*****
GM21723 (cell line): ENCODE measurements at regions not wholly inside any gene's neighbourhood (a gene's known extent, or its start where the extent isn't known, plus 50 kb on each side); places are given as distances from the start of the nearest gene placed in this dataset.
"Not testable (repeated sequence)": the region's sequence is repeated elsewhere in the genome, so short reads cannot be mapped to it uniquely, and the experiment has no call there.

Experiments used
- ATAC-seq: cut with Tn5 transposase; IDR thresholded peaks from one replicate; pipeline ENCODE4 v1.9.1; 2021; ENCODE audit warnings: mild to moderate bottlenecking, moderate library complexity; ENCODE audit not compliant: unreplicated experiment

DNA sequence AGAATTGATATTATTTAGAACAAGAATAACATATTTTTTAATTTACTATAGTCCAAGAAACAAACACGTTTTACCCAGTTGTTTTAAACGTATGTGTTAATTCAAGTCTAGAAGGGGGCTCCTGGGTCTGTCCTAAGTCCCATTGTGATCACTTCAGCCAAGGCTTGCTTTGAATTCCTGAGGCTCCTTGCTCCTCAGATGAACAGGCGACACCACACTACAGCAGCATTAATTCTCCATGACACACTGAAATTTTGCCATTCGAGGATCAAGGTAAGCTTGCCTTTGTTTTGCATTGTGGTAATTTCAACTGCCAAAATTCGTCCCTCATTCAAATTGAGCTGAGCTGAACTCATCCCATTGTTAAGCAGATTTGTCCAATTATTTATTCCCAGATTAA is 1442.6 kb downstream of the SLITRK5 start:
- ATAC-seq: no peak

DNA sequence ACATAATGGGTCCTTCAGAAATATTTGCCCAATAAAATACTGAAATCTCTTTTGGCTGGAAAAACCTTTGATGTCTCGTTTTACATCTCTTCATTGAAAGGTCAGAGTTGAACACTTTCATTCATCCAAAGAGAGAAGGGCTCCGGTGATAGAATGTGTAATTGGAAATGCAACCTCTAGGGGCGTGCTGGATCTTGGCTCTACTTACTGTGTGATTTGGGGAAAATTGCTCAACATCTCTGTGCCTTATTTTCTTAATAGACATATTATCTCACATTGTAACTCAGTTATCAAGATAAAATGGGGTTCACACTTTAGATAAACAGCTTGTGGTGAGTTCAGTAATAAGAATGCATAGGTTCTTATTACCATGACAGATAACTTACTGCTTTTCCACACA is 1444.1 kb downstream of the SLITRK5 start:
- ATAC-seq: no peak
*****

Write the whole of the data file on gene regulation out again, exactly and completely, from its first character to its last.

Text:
GM21723 (cell line): ENCODE measurements at regions not wholly inside any gene's neighbourhood (a gene's known extent, or its start where the extent isn't known, plus 50 kb on each side); places are given as distances from the start of the nearest gene placed in this dataset.
"Not testable (repeated sequence)": the region's sequence is repeated elsewhere in the genome, so short reads cannot be mapped to it uniquely, and the experiment has no call there.

Experiments used
- ATAC-seq: cut with Tn5 transposase; IDR thresholded peaks from one replicate; pipeline ENCODE4 v1.9.1; 2021; ENCODE audit warnings: mild to moderate bottlenecking, moderate library complexity; ENCODE audit not compliant: unreplicated experiment

DNA sequence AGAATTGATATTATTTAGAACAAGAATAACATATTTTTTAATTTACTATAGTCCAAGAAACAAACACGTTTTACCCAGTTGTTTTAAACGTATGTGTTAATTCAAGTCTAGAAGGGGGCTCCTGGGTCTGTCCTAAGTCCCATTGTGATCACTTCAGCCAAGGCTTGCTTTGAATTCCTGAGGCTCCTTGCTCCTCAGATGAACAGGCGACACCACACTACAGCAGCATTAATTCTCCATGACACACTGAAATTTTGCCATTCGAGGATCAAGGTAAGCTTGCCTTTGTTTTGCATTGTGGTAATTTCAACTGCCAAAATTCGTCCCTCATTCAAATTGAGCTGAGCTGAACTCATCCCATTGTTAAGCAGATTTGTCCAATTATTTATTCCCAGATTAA is 1442.6 kb downstream of the SLITRK5 start:
- ATAC-seq: no peak

DNA sequence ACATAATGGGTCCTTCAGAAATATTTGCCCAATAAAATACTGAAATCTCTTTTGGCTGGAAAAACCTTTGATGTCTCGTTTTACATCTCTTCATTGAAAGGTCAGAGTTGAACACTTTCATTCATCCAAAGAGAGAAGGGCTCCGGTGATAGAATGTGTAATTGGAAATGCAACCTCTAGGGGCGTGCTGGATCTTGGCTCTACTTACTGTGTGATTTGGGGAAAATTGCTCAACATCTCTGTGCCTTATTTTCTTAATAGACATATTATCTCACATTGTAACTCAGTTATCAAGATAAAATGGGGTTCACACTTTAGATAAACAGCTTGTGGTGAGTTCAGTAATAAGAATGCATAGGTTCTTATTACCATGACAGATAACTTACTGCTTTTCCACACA is 1444.1 kb downstream of the SLITRK5 start:
- ATAC-seq: no peak